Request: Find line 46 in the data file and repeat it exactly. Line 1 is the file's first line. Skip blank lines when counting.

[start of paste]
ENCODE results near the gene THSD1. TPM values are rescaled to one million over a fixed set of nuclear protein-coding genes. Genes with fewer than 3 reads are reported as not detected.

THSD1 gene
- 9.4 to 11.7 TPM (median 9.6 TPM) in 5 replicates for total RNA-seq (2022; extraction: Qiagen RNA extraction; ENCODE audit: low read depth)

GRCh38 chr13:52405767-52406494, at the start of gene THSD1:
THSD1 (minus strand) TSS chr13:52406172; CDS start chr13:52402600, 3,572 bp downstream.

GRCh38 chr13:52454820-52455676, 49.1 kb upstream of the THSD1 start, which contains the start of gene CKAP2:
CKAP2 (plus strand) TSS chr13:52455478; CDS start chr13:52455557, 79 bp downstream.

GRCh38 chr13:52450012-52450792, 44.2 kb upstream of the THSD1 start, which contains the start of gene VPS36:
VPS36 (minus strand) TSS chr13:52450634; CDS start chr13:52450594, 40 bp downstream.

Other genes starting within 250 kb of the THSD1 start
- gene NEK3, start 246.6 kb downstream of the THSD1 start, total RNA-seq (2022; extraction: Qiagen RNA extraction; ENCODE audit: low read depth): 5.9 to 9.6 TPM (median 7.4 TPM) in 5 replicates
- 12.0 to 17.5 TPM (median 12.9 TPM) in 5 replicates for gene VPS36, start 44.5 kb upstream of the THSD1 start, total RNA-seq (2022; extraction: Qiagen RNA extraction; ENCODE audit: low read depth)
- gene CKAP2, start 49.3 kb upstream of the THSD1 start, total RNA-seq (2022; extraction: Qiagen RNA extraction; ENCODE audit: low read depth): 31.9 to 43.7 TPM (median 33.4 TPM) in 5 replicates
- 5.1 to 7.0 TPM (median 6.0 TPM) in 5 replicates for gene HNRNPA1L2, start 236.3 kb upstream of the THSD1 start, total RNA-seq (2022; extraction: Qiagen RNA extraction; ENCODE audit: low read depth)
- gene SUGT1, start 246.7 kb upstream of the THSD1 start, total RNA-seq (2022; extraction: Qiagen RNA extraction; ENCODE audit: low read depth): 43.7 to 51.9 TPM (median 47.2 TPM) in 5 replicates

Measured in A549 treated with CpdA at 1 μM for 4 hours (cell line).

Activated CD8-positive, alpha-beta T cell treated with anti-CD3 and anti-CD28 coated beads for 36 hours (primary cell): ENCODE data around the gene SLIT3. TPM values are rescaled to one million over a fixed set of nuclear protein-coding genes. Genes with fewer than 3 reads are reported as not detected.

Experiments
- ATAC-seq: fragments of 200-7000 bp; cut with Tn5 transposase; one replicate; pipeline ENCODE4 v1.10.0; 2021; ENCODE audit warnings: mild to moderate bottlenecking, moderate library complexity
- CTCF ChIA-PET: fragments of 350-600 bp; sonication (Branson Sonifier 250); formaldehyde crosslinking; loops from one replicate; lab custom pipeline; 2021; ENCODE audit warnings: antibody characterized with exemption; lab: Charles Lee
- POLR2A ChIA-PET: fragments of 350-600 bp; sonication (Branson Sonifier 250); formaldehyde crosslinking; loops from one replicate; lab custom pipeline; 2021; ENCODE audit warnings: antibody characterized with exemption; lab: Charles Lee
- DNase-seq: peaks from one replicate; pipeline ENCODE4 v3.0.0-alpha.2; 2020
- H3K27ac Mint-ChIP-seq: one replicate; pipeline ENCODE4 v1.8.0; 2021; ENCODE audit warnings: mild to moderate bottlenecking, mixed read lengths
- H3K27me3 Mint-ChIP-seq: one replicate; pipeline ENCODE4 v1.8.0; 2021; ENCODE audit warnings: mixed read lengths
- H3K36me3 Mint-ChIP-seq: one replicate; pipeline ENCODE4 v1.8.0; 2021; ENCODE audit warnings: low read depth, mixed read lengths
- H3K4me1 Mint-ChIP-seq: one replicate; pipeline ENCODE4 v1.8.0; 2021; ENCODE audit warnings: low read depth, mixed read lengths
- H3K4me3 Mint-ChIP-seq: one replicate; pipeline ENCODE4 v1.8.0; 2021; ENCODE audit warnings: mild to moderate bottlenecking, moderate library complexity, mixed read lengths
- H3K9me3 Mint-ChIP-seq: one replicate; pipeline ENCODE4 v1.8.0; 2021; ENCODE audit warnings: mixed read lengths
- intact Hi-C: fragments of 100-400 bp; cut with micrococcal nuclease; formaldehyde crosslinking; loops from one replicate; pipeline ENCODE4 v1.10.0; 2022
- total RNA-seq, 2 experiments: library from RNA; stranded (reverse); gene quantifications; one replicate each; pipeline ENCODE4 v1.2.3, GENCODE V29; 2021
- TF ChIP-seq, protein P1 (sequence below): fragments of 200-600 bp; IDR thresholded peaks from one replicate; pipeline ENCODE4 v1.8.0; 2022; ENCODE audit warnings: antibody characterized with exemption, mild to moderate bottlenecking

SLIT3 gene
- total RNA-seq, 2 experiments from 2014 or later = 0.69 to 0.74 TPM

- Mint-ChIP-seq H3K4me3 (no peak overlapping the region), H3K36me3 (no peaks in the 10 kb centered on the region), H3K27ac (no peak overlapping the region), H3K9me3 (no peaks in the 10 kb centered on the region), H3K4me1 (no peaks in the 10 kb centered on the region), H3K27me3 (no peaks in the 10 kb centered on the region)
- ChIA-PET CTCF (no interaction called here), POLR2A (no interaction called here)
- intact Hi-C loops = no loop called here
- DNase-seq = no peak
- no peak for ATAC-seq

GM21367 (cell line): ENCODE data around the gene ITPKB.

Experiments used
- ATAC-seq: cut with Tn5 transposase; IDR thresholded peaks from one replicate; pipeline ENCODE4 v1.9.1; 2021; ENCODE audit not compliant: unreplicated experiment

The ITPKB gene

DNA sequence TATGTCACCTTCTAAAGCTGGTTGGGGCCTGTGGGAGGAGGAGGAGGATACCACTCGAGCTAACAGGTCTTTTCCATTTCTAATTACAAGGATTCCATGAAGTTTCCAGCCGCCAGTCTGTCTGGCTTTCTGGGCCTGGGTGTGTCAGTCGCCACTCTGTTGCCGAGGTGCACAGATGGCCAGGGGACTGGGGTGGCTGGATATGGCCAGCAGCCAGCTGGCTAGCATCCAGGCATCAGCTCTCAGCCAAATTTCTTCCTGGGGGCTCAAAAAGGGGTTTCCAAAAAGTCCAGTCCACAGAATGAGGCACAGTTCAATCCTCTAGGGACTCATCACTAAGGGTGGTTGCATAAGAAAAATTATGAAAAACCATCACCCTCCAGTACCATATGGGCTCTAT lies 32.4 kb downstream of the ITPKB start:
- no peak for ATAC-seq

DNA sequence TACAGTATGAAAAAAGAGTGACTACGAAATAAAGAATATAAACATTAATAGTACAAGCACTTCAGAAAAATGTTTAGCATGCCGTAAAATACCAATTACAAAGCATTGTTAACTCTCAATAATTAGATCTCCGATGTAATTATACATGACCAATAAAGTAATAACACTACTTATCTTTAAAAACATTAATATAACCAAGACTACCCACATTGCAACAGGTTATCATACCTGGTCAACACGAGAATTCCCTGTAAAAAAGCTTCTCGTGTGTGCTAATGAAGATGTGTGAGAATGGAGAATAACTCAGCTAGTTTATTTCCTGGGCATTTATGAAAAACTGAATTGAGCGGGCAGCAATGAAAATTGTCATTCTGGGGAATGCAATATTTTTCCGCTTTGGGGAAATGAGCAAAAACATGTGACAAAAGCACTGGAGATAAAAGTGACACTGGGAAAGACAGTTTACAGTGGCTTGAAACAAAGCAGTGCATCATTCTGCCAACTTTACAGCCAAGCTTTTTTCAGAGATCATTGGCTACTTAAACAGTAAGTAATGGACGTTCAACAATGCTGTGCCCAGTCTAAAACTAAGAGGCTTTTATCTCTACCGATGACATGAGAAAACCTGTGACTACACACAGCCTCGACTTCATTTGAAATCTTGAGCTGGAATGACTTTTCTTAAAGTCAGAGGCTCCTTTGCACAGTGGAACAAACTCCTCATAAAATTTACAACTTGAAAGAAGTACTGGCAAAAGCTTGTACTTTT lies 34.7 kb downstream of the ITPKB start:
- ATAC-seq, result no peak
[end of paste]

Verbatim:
- ATAC-seq, result no peak